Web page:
Hypocrisy: Why Do We Hate It?

Many public figures appear in the media to suggest a more natural lifestyle or to lend their support to a 'moralizing' advertising campaign while it is later discovered that they do exactly the opposite of what they preach. In politics, this gap between saying and doing is exploited by the opposition by leveraging the fact that thehypocrisy it is one of the defects that are most detested. Furthermore, when we see that someone is acting hypocritically, we are no longer able to think and act rationally; we let ourselves be carried away by feelings.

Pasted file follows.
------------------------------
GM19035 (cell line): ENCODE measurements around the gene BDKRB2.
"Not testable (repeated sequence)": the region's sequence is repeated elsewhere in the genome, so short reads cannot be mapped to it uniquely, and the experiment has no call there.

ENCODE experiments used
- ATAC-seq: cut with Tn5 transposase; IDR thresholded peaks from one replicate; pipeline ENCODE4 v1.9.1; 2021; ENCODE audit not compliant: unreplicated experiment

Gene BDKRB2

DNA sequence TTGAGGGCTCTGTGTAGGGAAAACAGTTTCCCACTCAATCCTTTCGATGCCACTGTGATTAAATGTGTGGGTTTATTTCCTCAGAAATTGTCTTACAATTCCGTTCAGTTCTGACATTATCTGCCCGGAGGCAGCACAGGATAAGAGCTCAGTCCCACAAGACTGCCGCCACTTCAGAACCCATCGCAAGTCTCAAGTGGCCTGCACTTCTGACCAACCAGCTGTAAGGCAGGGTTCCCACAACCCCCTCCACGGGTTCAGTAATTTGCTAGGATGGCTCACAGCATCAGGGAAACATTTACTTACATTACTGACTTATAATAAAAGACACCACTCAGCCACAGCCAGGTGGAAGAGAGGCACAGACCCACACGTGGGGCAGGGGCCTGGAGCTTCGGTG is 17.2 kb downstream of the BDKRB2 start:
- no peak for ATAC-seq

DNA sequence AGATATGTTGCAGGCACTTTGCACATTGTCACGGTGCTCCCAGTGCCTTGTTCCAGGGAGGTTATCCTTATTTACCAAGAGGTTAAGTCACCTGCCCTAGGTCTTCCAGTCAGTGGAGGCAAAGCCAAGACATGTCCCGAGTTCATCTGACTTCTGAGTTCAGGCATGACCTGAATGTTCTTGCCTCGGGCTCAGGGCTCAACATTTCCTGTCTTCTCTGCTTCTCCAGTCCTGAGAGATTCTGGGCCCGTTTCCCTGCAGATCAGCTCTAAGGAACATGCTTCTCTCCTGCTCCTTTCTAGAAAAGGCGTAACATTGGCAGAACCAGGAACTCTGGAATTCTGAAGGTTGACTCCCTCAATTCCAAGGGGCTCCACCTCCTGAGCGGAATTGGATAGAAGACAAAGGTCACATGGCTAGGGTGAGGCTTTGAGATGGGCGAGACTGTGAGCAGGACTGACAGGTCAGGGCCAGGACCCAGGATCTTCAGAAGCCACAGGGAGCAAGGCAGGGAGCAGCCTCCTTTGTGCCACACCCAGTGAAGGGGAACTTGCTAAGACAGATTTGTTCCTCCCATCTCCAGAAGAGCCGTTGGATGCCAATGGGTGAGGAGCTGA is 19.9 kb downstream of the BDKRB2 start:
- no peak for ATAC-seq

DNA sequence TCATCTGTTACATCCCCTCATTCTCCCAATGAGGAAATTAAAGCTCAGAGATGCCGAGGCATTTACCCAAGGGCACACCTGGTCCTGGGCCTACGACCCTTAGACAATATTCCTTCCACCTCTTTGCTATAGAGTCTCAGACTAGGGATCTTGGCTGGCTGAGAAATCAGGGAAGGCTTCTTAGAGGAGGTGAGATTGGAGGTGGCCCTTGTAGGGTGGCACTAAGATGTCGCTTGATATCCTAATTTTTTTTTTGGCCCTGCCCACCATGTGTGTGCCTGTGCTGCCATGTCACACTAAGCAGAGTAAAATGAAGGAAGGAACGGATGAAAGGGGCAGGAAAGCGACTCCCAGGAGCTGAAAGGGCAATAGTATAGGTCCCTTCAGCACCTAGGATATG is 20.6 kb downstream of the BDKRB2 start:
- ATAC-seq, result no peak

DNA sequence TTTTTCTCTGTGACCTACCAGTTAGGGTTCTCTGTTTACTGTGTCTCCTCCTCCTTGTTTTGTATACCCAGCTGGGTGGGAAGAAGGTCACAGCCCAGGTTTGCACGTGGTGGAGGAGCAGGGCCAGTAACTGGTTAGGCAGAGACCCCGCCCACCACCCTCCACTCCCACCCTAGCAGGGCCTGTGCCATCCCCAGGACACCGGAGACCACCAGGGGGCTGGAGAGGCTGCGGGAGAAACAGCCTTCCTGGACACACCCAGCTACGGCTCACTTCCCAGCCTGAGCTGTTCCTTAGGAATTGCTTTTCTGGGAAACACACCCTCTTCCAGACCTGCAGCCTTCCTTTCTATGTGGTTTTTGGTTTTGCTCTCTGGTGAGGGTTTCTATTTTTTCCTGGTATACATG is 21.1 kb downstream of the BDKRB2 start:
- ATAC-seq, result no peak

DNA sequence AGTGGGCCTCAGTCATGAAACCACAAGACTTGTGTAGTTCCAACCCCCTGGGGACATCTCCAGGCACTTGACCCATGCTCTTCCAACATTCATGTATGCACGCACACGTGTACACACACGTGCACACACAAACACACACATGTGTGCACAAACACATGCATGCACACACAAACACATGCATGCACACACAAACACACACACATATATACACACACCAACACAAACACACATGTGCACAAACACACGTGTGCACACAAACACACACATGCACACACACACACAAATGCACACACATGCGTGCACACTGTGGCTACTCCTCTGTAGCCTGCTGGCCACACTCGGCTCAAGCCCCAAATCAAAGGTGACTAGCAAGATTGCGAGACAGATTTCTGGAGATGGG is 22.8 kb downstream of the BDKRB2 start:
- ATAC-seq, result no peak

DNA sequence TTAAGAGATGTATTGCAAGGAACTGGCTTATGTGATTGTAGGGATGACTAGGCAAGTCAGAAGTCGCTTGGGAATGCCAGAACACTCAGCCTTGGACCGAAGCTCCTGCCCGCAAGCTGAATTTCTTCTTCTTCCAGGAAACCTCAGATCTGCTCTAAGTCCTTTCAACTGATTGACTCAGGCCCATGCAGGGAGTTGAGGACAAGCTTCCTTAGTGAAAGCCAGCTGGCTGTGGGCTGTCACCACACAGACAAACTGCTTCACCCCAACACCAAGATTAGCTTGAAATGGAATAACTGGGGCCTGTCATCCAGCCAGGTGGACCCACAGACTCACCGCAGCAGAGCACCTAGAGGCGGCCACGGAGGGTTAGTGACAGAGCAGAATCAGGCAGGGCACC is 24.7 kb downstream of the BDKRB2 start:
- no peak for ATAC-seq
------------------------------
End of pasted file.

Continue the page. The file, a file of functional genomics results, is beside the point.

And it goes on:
The interesting part is that self-righteous behaviors aren't as relevant as we think. Because? For the simple fact that any person who finds himself involved in particular situations will find it very difficult to strictly follow his ideas, but this does not mean that they have no value or that one no longer believes in them, but that simply, in a specific context had to vary their behavior. Even so, understanding the dissonance between what is said and what is done is particularly difficult for us. Because? Why is hypocrisy such a powerful mechanism? The answer lies in the fact that hypocrisy is a dissonance between guiding ideas and behaviors, and our brains react particularly negatively to dissonances. Each of us wants to make sense of the world around us and for this, we must find a meaning and a suitable place for everything. It is as if every day we find ourselves having to arrange the new pieces of a giant mosaic that must fit perfectly into a picture that we already hold semi-formed in our mind. In this image of the world, of situations or of people, we tend to simplify in such a way that each piece can fit together with the others and when a piece does not fit it bothers us. This feeling of annoyance caused by the behavior of self-righteous people awakens our most basic emotional reactions, many times unconsciously, so that we immediately categorize the self-righteous person as someone untrustworthy.For example, a study developed by researchers at Northwestern University and McGill University , asked the participants to read a total of 24 different stories in which their characters behaved in a lazy or careless manner. Later, at one point in history they contradicted their normal way of behaving. The results showed that someone behaving hypocritically immediately inhibits the possibility of understanding changes in behavior. In other words, when we know that someone has acted hypocritically, we automatically discard their opinion and do not wish to understand the reasons for their speech.So, self-righteous behavior is more than enough to undermine a person's authority, not just to about what she was inconsistent with her ideas but also in all other areas of her acting. When we perceive someone to be acting hypocritically, we generally don't delve into their reasons but rather label them as an untrustworthy person. In summary, perhaps the next time we have to deal with self-righteous or simply incongruent behavior, it is best that we pause to analyze the person's other values ​​more deeply.
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